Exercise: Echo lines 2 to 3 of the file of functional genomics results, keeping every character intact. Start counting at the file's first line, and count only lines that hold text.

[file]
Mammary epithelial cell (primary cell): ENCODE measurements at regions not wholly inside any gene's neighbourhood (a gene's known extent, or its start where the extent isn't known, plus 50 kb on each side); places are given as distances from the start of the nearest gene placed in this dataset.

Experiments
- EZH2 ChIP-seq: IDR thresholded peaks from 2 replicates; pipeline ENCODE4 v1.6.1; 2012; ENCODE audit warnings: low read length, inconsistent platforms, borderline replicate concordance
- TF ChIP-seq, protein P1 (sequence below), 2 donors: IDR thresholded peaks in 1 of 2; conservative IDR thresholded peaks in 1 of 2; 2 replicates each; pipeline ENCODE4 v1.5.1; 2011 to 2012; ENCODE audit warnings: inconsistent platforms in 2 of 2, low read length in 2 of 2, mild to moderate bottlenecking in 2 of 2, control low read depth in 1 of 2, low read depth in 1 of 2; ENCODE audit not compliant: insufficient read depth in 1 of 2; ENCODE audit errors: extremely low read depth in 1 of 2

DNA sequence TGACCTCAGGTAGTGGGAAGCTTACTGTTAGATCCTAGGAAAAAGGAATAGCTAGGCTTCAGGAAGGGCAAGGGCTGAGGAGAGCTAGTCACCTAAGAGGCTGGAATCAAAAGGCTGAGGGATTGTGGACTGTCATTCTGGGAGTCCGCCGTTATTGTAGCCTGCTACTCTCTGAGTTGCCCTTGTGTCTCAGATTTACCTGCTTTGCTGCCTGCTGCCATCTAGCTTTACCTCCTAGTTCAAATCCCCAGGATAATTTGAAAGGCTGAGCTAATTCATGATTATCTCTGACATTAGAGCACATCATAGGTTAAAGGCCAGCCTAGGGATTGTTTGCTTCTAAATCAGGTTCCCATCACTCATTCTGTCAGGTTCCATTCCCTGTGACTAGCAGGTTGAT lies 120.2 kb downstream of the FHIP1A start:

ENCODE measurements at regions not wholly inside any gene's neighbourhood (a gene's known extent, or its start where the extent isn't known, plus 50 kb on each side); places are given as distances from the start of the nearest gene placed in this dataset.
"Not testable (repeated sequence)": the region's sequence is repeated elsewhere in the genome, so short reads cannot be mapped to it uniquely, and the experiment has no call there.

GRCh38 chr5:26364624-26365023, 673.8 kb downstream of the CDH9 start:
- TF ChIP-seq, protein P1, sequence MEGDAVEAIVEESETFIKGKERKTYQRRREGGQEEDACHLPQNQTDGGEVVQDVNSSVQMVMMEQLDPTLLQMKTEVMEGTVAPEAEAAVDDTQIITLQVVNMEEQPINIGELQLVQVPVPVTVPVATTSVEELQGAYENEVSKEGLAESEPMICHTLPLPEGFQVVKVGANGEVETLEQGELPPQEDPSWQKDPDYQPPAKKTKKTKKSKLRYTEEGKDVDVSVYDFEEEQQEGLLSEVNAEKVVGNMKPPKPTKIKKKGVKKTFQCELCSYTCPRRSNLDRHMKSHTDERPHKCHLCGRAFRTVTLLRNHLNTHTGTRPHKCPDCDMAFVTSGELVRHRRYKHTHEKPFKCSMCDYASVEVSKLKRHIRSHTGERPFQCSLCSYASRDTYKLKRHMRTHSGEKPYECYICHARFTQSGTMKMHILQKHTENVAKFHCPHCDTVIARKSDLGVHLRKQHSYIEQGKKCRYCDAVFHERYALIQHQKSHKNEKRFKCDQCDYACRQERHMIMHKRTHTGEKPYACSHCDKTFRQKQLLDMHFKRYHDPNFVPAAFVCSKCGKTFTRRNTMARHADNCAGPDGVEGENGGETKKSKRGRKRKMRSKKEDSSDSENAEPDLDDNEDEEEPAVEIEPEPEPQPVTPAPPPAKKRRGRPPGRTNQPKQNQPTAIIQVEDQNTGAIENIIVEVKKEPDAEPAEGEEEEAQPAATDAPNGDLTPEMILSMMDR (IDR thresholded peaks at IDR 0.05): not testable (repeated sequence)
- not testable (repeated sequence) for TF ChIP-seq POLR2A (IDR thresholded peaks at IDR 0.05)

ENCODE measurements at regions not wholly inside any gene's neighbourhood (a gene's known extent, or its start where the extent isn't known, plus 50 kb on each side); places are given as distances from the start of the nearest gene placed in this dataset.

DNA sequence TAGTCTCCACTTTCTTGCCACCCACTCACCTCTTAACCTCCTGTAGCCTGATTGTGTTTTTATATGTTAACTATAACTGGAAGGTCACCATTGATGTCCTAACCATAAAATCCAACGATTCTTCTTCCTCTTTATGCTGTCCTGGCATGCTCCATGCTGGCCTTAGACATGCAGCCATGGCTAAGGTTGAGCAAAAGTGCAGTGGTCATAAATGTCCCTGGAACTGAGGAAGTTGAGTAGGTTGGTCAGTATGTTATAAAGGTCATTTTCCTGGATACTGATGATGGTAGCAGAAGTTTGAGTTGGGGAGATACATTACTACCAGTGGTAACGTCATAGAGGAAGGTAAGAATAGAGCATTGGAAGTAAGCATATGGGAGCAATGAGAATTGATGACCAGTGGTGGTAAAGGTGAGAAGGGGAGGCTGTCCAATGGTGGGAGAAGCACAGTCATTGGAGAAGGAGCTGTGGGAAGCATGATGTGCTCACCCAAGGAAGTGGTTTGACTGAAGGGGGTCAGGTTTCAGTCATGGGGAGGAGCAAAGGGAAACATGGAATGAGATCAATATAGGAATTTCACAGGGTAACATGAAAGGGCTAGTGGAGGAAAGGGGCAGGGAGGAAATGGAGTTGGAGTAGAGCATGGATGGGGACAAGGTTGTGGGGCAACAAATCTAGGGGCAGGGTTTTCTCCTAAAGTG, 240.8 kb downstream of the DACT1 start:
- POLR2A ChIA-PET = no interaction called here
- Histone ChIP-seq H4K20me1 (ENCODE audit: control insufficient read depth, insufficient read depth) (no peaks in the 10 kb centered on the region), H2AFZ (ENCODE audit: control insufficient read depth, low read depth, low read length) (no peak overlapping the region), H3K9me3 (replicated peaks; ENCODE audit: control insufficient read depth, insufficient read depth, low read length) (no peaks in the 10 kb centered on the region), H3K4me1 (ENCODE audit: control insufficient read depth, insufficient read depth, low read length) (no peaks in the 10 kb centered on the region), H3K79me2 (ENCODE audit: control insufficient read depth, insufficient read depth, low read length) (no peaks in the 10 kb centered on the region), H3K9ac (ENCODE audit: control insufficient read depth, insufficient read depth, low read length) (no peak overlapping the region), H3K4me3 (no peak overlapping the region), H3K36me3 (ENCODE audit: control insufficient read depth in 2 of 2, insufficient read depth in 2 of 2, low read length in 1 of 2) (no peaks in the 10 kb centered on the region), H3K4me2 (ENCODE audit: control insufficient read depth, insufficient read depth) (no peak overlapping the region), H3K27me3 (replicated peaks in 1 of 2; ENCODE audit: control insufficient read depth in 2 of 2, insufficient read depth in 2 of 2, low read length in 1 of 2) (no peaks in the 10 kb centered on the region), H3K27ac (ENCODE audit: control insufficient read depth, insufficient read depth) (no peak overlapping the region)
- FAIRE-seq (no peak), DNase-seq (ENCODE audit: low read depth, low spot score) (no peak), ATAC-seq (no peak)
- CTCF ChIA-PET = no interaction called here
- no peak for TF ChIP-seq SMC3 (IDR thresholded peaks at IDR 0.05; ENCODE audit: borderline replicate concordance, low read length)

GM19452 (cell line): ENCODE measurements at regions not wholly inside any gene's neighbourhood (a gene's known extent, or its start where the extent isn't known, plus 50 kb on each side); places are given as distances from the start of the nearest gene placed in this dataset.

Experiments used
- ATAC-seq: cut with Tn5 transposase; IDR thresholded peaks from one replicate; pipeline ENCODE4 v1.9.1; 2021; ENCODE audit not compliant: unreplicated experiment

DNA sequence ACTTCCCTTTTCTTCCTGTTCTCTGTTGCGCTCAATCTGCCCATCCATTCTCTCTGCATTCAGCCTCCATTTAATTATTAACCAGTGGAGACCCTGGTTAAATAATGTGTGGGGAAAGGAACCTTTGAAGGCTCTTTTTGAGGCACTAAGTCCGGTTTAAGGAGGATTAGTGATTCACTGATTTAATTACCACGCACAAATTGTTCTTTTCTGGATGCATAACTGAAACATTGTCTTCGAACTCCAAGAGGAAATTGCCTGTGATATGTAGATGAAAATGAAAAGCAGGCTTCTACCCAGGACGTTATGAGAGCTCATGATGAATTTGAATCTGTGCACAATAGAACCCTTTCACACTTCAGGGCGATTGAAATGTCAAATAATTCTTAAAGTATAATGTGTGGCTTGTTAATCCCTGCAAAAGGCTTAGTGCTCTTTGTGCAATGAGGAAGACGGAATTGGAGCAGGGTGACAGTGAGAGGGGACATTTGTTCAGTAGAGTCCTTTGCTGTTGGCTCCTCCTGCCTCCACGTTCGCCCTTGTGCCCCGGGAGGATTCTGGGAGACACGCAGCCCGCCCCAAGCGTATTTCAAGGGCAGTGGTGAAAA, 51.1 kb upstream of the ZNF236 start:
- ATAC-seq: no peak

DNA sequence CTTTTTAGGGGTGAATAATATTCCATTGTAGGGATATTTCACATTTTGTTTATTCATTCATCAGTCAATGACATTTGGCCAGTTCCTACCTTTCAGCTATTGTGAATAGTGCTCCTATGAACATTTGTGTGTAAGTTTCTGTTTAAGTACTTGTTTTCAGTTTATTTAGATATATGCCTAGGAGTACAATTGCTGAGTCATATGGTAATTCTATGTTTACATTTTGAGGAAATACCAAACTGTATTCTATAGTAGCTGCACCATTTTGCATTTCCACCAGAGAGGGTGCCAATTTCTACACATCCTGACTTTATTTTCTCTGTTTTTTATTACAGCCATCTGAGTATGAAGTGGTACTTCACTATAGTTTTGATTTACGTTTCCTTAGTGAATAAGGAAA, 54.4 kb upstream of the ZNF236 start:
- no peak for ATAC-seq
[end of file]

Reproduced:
Experiments
- EZH2 ChIP-seq: IDR thresholded peaks from 2 replicates; pipeline ENCODE4 v1.6.1; 2012; ENCODE audit warnings: low read length, inconsistent platforms, borderline replicate concordance